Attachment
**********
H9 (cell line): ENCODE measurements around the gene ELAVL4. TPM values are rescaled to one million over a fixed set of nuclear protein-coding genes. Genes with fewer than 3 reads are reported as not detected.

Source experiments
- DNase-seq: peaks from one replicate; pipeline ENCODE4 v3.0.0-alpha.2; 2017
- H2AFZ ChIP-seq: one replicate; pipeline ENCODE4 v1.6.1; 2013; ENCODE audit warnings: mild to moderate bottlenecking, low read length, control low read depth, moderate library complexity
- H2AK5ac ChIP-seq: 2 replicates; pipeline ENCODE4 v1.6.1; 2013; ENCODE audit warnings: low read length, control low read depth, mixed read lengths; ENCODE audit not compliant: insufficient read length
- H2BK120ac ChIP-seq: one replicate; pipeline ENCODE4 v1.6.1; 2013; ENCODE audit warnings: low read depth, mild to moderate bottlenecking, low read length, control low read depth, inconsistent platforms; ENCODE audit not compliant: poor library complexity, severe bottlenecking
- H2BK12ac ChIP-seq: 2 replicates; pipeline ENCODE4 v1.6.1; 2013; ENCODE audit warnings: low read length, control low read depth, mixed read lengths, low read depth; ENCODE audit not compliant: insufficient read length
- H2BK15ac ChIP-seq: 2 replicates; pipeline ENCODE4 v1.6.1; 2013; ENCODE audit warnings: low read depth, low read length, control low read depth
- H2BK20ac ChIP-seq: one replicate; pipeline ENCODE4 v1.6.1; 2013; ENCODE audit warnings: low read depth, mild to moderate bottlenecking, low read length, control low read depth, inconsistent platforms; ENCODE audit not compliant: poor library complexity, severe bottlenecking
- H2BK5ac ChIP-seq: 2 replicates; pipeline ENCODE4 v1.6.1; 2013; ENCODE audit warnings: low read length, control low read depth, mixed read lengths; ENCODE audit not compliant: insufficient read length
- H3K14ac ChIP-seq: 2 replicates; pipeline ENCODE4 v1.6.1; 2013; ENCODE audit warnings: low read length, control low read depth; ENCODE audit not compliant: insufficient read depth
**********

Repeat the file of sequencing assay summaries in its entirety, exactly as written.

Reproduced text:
H9 (cell line): ENCODE measurements around the gene ELAVL4. TPM values are rescaled to one million over a fixed set of nuclear protein-coding genes. Genes with fewer than 3 reads are reported as not detected.

Source experiments
- DNase-seq: peaks from one replicate; pipeline ENCODE4 v3.0.0-alpha.2; 2017
- H2AFZ ChIP-seq: one replicate; pipeline ENCODE4 v1.6.1; 2013; ENCODE audit warnings: mild to moderate bottlenecking, low read length, control low read depth, moderate library complexity
- H2AK5ac ChIP-seq: 2 replicates; pipeline ENCODE4 v1.6.1; 2013; ENCODE audit warnings: low read length, control low read depth, mixed read lengths; ENCODE audit not compliant: insufficient read length
- H2BK120ac ChIP-seq: one replicate; pipeline ENCODE4 v1.6.1; 2013; ENCODE audit warnings: low read depth, mild to moderate bottlenecking, low read length, control low read depth, inconsistent platforms; ENCODE audit not compliant: poor library complexity, severe bottlenecking
- H2BK12ac ChIP-seq: 2 replicates; pipeline ENCODE4 v1.6.1; 2013; ENCODE audit warnings: low read length, control low read depth, mixed read lengths, low read depth; ENCODE audit not compliant: insufficient read length
- H2BK15ac ChIP-seq: 2 replicates; pipeline ENCODE4 v1.6.1; 2013; ENCODE audit warnings: low read depth, low read length, control low read depth
- H2BK20ac ChIP-seq: one replicate; pipeline ENCODE4 v1.6.1; 2013; ENCODE audit warnings: low read depth, mild to moderate bottlenecking, low read length, control low read depth, inconsistent platforms; ENCODE audit not compliant: poor library complexity, severe bottlenecking
- H2BK5ac ChIP-seq: 2 replicates; pipeline ENCODE4 v1.6.1; 2013; ENCODE audit warnings: low read length, control low read depth, mixed read lengths; ENCODE audit not compliant: insufficient read length
- H3K14ac ChIP-seq: 2 replicates; pipeline ENCODE4 v1.6.1; 2013; ENCODE audit warnings: low read length, control low read depth; ENCODE audit not compliant: insufficient read depth